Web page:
It's early yet, but so far the presidential race might fairly be
called PolicyFest 2000.
Since early May, both presumptive candidates have been pumping
out detailed positions on a range of important issues. Last week
alone, Vice President Al Gore talked about cancer research,
children's mental-health treatment, and protections for national
forests. Gov. George W. Bush weighed in with his own conservation
plan - standing in front of cool blue Lake Tahoe - while continuing
to promote big Social Security and arms-control proposals.
This season of substance can be partly explained by the
government surplus. Freed of fiscal constraints, Democrats and
Republicans can propose programs without appearing profligate.
Partly, it is driven by the candidates' desire to define
themselves before the other guy does it for them. Both want voters
to think of them as the choice with big ideas - whether those voters
have actually read all their multipoint plans or not.
Finally, an abundance of detail fills the need of new
communications technologies for content. When an Internet surfer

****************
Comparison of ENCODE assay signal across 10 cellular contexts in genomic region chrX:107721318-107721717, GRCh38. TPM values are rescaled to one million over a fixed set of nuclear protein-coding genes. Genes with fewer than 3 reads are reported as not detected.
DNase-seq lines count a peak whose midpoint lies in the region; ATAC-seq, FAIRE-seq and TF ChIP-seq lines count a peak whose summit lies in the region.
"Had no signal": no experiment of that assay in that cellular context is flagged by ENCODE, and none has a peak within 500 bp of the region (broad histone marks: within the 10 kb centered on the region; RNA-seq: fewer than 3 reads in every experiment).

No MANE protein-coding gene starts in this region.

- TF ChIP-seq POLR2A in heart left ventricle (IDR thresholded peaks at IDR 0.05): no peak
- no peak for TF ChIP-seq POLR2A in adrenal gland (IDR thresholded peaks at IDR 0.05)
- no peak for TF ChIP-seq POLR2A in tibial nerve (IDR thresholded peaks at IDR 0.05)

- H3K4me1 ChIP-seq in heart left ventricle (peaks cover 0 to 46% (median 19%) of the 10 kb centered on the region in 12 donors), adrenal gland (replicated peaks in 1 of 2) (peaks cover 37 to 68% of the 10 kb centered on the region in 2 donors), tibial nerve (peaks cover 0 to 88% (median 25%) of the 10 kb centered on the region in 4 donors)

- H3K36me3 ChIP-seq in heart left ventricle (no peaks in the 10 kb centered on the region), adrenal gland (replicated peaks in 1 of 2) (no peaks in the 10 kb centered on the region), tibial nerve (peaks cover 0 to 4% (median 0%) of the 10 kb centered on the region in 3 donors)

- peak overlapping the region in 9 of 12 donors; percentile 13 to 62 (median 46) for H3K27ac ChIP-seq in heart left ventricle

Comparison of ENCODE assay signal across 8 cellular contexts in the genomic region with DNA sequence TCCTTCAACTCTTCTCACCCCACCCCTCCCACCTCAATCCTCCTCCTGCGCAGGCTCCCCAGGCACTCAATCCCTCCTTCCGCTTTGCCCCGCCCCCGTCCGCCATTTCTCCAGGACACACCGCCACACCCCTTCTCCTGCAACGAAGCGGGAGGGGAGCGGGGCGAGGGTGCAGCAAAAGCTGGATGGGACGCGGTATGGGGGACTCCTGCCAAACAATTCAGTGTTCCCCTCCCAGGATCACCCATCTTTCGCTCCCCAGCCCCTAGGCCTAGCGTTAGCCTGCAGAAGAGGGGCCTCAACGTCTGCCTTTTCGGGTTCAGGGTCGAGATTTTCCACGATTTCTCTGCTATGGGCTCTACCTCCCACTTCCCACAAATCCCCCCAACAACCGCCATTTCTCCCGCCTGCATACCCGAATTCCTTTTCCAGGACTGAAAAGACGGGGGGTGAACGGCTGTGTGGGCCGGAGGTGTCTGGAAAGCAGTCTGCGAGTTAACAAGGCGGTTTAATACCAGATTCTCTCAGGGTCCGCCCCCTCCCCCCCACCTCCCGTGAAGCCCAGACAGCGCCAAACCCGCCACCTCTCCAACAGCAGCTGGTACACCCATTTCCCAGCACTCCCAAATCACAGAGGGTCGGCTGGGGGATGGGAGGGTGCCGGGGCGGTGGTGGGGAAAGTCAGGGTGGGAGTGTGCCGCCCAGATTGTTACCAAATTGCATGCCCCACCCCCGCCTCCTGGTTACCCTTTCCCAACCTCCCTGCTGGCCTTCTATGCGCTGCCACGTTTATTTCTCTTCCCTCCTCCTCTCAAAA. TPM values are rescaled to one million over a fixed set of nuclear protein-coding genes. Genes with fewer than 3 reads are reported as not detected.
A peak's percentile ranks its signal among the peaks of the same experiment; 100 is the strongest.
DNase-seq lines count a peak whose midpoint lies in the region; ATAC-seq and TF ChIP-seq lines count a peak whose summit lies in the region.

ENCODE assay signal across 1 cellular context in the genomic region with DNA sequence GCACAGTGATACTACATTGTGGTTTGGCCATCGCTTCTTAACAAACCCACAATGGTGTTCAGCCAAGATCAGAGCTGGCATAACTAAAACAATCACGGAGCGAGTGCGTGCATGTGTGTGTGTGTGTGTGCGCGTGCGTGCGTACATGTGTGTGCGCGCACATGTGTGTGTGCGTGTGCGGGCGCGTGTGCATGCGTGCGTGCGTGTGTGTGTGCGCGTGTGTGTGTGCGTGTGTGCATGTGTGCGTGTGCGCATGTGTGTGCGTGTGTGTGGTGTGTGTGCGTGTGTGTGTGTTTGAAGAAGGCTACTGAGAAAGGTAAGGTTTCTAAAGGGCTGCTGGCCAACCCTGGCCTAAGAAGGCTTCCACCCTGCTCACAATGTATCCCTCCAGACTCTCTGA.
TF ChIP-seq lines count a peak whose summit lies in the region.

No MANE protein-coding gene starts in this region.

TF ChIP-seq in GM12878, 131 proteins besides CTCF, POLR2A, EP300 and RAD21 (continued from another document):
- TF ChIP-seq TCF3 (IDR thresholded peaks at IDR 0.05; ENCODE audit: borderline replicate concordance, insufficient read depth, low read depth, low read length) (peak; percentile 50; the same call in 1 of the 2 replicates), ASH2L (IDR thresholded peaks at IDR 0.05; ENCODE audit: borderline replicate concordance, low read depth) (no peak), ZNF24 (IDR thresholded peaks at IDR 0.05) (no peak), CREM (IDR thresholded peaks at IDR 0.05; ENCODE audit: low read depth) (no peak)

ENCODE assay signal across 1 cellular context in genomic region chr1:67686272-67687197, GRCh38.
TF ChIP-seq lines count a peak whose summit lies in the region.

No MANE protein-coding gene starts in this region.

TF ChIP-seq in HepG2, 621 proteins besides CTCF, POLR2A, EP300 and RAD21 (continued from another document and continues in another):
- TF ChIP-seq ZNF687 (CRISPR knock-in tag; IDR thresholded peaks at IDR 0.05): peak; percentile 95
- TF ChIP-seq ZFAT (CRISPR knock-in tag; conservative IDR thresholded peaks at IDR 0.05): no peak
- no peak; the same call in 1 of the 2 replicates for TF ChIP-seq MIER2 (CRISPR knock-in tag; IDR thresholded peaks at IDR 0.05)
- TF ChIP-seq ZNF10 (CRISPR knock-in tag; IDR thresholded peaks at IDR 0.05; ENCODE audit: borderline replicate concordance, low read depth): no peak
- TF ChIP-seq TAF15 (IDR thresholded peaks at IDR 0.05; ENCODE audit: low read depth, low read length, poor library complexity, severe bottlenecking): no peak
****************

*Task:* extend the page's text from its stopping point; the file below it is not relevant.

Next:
clicks on the "Positions" icon on a candidate Web site, the
appearance of "Under Construction" doesn't win too many supporters.
Messrs. Gore and Bush "have to have their positions up and
available in ways that candidates haven't in the past," says Calvin
Jillson, chairman of the political science department at Southern
Methodist University in Dallas.
Specificity about issues has not always been a hallmark of
presidential campaigns. In past years, candidates sometimes focused
more on trying to convey general impressions about their ability to
handle obviously important national problems, such as the cold war
or a recession.
Policy is sometimes not the first thing on a presumptive
candidate's mind in the preconvention period, anyway. At this point
in the 1988 election cycle, Massachusetts Gov. Michael Dukakis was
preoccupied with handling a challenge from within his own party -
Even after his nomination, Governor Dukakis seemed to prefer
talking about what he had done in Massachusetts to what he would do
in the White House. He stood by while Vice President George Bush
painted him as a free-spender who was soft on crime. Dukakis's
double-digit lead in the polls evaporated.
Then came Bill Clinton. Both as a candidate and as president, Mr.
Clinton has demonstrated the popular appeal of leaping from one
symbolic issue to the next, however small. …